Old Africa photo 1. Theodore Roosevelt, former president of the United States (right) came on a hunting safari to East Africa in 1909. Here he is at Simba Station on the Uganda Railway line with Warrington Dawson (centre) and F C Selous (LEFT) a famous big game hunter. 2. This photo was found in Jill Scroggie’s home after she died. Margaret Brooks, who submitted the photo, doesn’t know much about the background of 1 this photo. She wonders if any Old Africa readers know where or when it was taken and who the ladies in the photo are. If you have information about this photo, email it to: Editorial@oldafricamagazine.com.
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3. The Veterinary Section in the Kavirondo area in the early 1930s. The African members are not identified. Seated in the front row wearing the obligatory pith helmets of the day are (left to right): Stock Inspector (SI) Paxton (maybe), SI Alex Lambie, Veterinary Officer TB McClure, SI Warwick Guy and SI George Murray. Photo submitted by Barbara Watson-Jones. 4. Princess Elizabeth and Prince Philip waving to the crowd just outside the Avenue Hotel in Nairobi as they headed out for a night at Treetops in 1952. While at Treetops, Princess Elizabeth received word that her father had passed away and when she left, she was Queen of England. Photo sub-
mitted by Barbara Wat s o n Jones
Battle of Tanga
m w i s h o w e
By all accounts, the battle for the strategic port of Tanga on the north coast of German East Africa (now Tanzania) in November 1914 was a disaster for the British. Though the invading British forces had a vast numerical advantage, a series of blunders allowed General von Lettow-Vorbeck and his German troops to hold Tanga. The official tally of British casualties was 817 men dead, wounded or missing, while the Germans suffered 125 casualties. After sailing back to Mombasa, British forces under Brigadier-General Michael Tighe began marching down the coast and on Christmas Day 1914 they captured the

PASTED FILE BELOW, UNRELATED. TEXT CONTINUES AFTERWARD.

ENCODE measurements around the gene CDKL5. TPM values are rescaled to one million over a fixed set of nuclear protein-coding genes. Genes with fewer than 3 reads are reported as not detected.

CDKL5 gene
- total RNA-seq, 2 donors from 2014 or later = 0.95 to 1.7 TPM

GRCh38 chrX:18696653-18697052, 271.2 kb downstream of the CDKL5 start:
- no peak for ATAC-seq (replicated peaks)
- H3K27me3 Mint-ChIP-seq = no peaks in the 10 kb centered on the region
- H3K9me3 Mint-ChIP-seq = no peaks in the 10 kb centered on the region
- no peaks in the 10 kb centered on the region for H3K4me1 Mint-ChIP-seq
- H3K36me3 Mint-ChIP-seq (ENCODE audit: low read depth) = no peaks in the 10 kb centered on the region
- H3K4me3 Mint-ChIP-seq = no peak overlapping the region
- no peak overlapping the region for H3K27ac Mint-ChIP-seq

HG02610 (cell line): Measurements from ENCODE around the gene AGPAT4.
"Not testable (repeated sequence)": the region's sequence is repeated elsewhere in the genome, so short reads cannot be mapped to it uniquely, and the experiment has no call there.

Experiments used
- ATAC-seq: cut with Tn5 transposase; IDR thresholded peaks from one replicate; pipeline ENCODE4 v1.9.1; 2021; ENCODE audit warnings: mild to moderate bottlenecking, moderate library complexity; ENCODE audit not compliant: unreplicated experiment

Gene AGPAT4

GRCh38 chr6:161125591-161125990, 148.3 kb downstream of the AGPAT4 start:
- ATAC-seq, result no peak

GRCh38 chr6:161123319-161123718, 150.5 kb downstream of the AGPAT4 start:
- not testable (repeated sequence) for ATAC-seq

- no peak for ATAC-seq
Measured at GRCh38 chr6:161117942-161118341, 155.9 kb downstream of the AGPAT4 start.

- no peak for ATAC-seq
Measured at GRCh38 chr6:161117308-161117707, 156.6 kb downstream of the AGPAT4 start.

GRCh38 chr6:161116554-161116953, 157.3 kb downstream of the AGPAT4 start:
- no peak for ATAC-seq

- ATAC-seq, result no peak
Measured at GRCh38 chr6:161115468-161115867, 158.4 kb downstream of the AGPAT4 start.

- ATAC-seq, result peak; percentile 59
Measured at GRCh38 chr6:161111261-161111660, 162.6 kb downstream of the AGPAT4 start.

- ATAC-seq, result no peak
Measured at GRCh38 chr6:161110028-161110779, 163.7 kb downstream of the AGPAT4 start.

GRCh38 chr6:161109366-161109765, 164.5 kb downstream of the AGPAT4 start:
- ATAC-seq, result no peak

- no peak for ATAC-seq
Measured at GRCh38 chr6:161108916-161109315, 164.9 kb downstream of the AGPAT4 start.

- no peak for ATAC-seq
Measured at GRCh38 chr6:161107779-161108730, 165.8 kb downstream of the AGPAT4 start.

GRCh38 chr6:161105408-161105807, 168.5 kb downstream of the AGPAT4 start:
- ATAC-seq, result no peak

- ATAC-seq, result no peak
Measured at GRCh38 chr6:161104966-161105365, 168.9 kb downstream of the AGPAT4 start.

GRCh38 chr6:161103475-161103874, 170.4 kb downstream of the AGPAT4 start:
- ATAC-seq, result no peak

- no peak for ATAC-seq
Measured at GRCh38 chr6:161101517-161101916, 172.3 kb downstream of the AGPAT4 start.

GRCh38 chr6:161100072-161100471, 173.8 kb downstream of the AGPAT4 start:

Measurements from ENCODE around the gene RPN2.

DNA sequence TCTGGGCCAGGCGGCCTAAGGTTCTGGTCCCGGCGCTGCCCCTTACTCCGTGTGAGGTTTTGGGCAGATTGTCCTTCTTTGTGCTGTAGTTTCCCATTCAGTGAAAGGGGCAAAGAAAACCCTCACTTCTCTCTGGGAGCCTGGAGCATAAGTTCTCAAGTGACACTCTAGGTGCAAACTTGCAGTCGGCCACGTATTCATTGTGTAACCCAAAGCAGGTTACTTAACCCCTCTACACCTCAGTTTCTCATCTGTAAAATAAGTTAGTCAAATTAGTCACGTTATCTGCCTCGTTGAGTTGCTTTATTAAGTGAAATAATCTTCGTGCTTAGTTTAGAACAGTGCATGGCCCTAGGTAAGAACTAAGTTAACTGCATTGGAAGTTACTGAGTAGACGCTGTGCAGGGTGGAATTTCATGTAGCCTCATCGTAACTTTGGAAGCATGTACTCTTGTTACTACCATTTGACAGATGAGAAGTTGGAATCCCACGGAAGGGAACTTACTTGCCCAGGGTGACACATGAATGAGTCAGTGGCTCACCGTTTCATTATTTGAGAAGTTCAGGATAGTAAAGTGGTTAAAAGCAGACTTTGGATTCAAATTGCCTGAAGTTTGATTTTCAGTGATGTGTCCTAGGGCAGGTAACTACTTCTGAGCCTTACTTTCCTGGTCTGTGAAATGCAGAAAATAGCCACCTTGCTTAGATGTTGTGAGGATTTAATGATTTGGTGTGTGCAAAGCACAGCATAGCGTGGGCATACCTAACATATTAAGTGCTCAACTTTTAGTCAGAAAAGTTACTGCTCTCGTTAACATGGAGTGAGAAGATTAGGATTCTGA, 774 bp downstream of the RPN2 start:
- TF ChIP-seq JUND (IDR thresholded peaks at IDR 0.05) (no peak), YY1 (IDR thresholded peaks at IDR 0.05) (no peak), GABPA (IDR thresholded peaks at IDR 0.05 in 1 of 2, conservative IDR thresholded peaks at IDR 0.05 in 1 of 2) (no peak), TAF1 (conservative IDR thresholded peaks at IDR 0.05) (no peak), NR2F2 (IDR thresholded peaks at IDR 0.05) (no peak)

a cairn and a wall with names of the British forces (many from Indian units) who died in the Battle of Tanga and in the subsequent fighting in the area. At a separate location at the end of the old pioneer cemetery in Tanga a large concrete slab covers the graves of the Germans who died during the same battles, with the names inscribed on square black crosses.
Top right: The cairn remembering the British who died in the Battle of Tanga. Middle right: 270 unknown officers and soldiers were buried on this spot. Middle left: 36 soldiers of the Jhind Infantry died in a battle at Jasin. Top left: Ahmad Din, a bugler, is remembered on the wall. Bottom right: A large concrete slab covers the graves of the German soldiers who died in the fighting around Tanga. Bottom left: Ernst Ackermann, one of the Germans killed during the battle at Jasin.
German fort at Jasin, just inside the German East border. To protect Tanga from this new threat, von Lettow-Vorbeck attacked the fort at Jasin on January 18, 1915, and captured the nearby sisal factory. During the fighting the elite German 13th Field Company (Feldkompanie) lost its three senior officers in just ten minutes. Around noon two companies of the Jhind Infantry were ordered with other regiments to attack the sisal factory and cross the Suba River to reinforce Colonel Singhâ€™s garrison in the besieged fort. Of the 120 men from the Jhind Infantry who crossed the Suba River, 36 were killed and 21 injured. The battle at Jasin ended as a stalemate, but the Germans felt they had thwarted any imminent advance on Tanga. A quiet yard in Tanga surrounds
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selects Fairview Hotel as the place to stay in Nairobi
Most of the international chain hotels in Nairobi manage to be both shoddy and extortionate. Independent and family-fun, the Fairview is half the price of the competition (with rooms from $120) and several times as good… The gardens, the pool and the breakfasts are huge, the wi-fi is fast and free and the staff among the friendliest and most efficient in Africa. All this, plus a classy brasserie and wine bar and some of the best sushi in the city. Time Magazine, 22nd March 2010. Pg 55